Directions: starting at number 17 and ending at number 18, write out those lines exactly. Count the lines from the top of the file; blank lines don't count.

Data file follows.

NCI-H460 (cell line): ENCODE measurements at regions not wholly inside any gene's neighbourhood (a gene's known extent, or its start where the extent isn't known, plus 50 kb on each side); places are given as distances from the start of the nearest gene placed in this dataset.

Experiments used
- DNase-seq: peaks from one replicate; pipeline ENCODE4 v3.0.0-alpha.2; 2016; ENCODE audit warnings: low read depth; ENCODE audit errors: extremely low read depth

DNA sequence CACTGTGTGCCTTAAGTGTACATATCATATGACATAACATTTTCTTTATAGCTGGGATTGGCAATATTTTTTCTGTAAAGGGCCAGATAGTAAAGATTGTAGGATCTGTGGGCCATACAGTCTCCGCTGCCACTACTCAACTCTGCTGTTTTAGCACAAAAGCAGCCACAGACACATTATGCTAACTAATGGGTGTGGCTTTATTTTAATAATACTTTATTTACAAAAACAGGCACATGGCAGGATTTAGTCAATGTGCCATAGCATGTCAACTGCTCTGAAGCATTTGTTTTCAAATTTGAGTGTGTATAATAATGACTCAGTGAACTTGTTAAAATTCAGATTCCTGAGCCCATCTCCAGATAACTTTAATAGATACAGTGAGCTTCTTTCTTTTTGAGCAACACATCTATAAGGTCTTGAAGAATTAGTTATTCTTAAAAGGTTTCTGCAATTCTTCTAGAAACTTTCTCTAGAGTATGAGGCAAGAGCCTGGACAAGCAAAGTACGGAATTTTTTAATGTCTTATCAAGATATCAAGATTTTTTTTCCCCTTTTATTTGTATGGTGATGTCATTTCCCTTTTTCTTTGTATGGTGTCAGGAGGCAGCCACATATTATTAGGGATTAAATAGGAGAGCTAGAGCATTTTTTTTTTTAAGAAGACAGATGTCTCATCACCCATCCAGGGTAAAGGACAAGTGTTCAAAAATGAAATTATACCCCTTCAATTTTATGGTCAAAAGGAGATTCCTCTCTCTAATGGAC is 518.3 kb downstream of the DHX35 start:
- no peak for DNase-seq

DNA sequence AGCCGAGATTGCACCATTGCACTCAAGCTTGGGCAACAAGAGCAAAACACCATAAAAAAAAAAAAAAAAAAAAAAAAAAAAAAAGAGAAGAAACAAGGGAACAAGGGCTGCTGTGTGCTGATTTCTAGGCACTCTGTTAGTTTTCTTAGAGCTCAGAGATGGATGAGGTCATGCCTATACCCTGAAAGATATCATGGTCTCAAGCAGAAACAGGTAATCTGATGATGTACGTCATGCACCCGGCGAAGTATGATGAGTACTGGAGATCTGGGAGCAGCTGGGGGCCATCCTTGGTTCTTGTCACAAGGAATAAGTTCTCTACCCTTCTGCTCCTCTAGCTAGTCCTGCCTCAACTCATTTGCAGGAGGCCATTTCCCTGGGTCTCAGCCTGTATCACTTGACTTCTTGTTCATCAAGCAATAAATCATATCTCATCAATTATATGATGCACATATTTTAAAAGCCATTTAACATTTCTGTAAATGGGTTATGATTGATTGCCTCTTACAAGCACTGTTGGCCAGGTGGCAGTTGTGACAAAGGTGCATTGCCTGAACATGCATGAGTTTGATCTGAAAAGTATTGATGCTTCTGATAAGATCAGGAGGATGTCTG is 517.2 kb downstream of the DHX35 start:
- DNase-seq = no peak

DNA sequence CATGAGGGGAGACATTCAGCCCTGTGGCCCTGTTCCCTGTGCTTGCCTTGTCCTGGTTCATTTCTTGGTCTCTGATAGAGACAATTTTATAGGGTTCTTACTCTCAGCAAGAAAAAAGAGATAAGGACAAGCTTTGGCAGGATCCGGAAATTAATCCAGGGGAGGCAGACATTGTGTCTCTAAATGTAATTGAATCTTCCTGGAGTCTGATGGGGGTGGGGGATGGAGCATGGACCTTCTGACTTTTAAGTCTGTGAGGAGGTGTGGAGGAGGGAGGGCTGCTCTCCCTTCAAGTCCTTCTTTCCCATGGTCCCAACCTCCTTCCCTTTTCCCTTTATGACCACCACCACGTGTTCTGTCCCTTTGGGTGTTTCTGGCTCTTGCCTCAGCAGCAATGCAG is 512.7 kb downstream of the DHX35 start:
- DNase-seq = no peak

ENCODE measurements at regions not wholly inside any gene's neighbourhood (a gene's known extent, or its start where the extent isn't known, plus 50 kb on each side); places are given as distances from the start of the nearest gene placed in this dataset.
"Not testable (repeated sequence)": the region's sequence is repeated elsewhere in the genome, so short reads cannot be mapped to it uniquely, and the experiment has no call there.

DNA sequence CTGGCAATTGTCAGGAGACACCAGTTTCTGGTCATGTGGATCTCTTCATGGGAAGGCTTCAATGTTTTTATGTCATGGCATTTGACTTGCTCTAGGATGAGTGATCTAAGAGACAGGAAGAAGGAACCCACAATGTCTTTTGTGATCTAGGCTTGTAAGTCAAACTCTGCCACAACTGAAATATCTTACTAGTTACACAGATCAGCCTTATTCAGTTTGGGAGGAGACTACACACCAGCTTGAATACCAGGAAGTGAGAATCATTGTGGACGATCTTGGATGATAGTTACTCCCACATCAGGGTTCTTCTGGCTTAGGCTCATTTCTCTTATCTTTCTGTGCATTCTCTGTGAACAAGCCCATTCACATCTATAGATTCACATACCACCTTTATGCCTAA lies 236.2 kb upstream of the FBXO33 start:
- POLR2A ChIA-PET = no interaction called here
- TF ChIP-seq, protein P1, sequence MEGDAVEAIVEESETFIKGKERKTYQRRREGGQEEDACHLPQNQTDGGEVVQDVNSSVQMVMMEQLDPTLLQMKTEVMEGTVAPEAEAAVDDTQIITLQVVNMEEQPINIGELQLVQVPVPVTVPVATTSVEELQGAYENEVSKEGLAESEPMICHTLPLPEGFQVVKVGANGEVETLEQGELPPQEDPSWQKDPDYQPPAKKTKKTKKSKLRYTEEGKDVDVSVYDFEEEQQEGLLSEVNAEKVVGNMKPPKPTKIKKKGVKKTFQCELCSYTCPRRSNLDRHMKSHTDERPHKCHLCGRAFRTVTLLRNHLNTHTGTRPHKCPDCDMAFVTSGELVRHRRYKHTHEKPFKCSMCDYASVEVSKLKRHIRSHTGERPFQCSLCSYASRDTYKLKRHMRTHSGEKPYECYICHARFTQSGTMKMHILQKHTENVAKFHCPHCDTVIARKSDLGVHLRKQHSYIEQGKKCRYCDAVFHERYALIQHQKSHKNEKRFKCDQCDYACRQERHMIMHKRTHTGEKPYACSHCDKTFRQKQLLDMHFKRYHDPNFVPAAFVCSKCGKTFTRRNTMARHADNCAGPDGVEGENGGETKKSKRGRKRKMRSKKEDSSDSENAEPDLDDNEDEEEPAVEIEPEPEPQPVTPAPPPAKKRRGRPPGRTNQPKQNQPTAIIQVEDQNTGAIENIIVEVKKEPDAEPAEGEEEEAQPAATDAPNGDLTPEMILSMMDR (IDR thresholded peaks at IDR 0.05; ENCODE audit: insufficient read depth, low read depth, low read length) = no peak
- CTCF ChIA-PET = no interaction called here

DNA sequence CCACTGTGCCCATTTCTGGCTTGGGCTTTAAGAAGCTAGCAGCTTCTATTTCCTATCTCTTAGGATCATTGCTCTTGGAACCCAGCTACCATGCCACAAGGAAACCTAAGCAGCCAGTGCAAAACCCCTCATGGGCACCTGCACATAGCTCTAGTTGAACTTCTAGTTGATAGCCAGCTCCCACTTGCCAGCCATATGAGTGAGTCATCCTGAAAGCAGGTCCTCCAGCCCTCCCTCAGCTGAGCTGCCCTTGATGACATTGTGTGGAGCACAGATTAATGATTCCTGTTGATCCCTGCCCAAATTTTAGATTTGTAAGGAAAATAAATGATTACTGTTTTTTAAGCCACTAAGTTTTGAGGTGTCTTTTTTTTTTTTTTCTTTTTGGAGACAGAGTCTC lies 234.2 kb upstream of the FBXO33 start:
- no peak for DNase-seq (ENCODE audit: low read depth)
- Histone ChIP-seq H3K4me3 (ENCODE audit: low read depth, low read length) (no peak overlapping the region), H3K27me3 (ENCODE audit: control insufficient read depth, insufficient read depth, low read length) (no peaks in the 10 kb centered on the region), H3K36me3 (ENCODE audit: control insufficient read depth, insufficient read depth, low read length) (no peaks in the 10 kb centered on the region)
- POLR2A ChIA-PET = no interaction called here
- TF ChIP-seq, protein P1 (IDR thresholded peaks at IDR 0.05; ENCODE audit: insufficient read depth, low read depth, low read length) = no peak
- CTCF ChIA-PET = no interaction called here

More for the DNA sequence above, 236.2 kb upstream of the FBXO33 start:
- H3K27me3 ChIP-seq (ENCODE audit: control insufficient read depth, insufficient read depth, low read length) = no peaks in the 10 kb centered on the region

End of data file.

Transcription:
- no peak for DNase-seq (ENCODE audit: low read depth)
- Histone ChIP-seq H3K4me3 (ENCODE audit: low read depth, low read length) (no peak overlapping the region), H3K27me3 (ENCODE audit: control insufficient read depth, insufficient read depth, low read length) (no peaks in the 10 kb centered on the region), H3K36me3 (ENCODE audit: control insufficient read depth, insufficient read depth, low read length) (no peaks in the 10 kb centered on the region)